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Red Flags On Indebted Chinese Developers

With restricted financing remaining a key risk, larger and more solvent names will fare better amid sector consolidation.

Kate Lin, CAIA 23 July, 2021 | 10:54
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Fallen Bollard

 

The recent debt drama involving China Evergrande Group (03333) should propel investors to evaluate the risks of investing in China’s property development sector. Especially as policy headwinds may only leave the strongest builders standing.

China Evergrande  found itself in a dispute with one of its lending banks relating to loan repayment. The news  triggered a selloff on the  shares and outstanding bonds  of the indebted developer. Although China Evergrande said it has settled the loan repayment raised by the mainland’s Guangfa Bank, property developers across the board still face medium pressure due to a policy overhang, according to Cheng Wee Tan, Morningstar’s senior equity analyst.

“The policy overhang will likely persist and we expect more ‘polarisation’ in the sector,” says Tan, who foresees that regulatory pressure will cap the overall growth of the sector and trigger consolidation in the sector. “There still remains a chance where the government may consider further tightening if the physical market in China continues to heat up.”

 

Three Red Lines

The Evergrande episode collides with credit tightening measures announced last year. China's ’Three Red Lines’ policy is designed as a state-wide initiative to manage systemic risks stemming from the indebted property development sector, which accounts for almost one-third of the country’s economic output.

The rule, enacted from mid-2020, uses three thresholds to evaluate a real estate developer’s gearing situation to determine its borrowing level for the following year:

  1. a 70% ceiling on liabilities to assets, excluding advance proceeds from projects sold on contract,
  2. a 100% cap on net debt to equity,
  3. a cash to short-term borrowing ratio of at least one.

Even if a firm passes all the requirements, it can only borrow an additional 15% in debt volume the next year. The constraints to financial resources will suppress the sector’s growth because debt financing has been critical for developers to sustain operations or bid land for new projects, for example. He believes the current credit environment is especially difficult for small-scale developers that are not listed. As these firms are less likely to receive funding from banks, they are prompted to increase cash levels by cutting the prices of property projects, which translates into a major profitability headwind.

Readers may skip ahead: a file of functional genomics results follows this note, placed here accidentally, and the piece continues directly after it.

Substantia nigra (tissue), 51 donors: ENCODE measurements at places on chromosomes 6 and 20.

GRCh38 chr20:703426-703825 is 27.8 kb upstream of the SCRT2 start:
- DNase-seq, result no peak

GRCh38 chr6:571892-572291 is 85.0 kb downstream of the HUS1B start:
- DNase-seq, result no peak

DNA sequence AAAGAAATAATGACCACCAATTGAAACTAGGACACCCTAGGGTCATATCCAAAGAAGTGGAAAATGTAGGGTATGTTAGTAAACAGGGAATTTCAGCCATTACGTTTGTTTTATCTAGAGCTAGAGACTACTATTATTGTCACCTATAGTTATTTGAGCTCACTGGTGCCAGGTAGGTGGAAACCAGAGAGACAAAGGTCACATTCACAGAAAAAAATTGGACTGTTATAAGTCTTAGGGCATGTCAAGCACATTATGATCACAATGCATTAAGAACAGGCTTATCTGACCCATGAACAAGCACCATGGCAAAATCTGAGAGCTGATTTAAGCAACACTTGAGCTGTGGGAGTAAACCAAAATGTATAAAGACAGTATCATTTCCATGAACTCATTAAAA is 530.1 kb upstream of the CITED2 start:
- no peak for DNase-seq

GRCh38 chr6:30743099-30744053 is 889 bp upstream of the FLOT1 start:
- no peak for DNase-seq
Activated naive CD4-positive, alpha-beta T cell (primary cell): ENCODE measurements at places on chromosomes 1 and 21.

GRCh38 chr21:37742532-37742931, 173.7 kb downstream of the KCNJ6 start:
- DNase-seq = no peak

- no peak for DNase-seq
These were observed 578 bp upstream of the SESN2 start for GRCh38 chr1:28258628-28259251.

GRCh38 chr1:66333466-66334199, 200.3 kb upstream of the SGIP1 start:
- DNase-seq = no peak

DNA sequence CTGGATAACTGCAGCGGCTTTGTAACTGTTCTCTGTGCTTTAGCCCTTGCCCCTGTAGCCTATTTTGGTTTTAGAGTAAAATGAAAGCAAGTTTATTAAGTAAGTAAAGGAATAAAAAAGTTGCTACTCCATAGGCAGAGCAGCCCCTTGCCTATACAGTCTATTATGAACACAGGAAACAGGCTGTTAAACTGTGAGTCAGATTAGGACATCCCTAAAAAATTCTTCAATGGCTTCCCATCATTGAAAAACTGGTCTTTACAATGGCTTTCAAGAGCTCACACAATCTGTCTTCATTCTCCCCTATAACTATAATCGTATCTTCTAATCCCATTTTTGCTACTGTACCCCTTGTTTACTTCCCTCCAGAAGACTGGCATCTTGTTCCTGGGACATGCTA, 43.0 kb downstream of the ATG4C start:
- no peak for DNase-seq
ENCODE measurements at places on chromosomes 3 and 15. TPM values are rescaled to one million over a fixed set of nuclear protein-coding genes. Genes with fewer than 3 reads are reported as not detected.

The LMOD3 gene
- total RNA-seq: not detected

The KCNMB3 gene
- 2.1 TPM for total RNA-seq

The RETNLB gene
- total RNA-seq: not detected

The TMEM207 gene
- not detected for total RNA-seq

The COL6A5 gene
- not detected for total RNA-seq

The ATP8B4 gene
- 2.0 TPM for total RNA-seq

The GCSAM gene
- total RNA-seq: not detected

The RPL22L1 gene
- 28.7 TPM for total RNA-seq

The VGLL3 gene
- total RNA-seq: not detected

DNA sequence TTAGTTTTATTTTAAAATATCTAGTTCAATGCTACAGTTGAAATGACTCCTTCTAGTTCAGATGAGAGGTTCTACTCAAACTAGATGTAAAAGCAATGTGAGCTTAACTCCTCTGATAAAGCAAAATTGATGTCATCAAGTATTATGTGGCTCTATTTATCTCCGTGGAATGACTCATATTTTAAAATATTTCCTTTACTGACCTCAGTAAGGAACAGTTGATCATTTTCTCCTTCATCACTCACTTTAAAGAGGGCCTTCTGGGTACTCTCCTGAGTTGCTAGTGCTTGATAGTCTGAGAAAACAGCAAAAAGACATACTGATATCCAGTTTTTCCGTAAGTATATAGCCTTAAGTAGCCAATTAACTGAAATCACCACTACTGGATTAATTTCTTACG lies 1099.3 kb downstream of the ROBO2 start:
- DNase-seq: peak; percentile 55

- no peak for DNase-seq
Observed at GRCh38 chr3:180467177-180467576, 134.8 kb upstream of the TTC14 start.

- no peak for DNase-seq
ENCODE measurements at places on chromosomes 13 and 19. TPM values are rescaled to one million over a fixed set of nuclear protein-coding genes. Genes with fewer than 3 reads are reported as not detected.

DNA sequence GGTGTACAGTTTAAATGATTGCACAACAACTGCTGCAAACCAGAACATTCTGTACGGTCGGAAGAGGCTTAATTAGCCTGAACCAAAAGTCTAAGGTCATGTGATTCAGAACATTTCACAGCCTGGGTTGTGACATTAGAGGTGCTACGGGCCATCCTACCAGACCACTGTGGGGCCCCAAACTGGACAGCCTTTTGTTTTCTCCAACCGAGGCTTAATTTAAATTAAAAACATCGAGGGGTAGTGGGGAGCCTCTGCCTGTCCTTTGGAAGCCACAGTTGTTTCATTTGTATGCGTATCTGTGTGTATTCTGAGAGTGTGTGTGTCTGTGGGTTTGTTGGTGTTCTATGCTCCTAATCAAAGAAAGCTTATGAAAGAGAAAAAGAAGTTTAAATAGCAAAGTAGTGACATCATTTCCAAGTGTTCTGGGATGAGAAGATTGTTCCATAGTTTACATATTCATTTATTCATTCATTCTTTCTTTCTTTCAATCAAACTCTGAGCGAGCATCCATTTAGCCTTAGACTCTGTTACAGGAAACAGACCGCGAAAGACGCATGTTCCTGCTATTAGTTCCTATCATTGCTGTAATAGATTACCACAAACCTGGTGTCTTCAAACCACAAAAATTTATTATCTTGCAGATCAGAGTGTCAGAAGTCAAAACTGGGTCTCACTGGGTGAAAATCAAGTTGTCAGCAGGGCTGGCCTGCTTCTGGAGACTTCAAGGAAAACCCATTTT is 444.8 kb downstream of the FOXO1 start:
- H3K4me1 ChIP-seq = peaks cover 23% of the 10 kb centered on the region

On the contrary, investors that are looking at Chinese property stocks should stick to larger-sized developers with sound balance sheets and reliable sources for funding, Tan says. These features are key to help developers withstand the policy tightening environment while absorbing market share from smaller players that fall out.

 

Move Away from Residentials

Across his equity coverage, China Resources Land (01109) and China Overseas Land & Investment (00688) are in favour. The coverage of the two firms was recently reinitiated by Morningstar equity research.

“There is an emerging trend for the mainland developers to pursue diversification away from residential property development in light of policy headwinds.” He observes China Resources Land and China Overseas Land & Investment embracing this trend, with plans to grow their investment property portfolios.

For example, China Resources Land aims to transition from a pure-play residential developer into one known for developing and expanding large-scale, mixed-use projects. Its investment portfolio and project pipeline are enhanced to bring a more stable rental income stream.

“This business segment is expected to drive the company’s rental income growth to a double-digit level. The recurrent income will help diversify its profit away from the cyclical nature of property development business.” He adds that China Resources Land’s latest success of a commercial property project in Shenzhen has anchored investors’ confidence.

More importantly, China Resources Land is a state-owned enterprise (SOE) which allows it to enjoy low funding costs. The firm’s debt level is also lower than its peers. Tan believes, given more financial resources and debt capacity, the firm can still be focused on contracted sales and rental income rather than debt restructuring under the challenging operating landscape for domestic developers.

Over at China Overseas Land & Investment, also a SOE, the company is planning to more than double its number of malls under operation and management in the next few years and may also seek to expedite the growth by M&A to acquire high-quality malls.

“We expect China Overseas Land & Investment to also fare well in this consolidation backdrop. It will be one of the few developers to successfully maintain growth by focusing on operational efficiency and opportunistic acquisitions,” explains Tan.

Both China Overseas Land & Investment and China Resources Land are rated with no economic moat and are undervalued to our fair value estimates of HKD 28.5 and HKD 44.0 per share, respectively.

 

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Securities Mentioned in Article

Security NamePriceChange (%)Morningstar Rating
China Overseas Land & Investment Ltd21.55 HKD5.38Rating
China Resources Land Ltd32.25 HKD4.37Rating

About Author

Kate Lin, CAIA

Kate Lin, CAIA  is a Data Journalist for Morningstar Asia, and is based in Hong Kong

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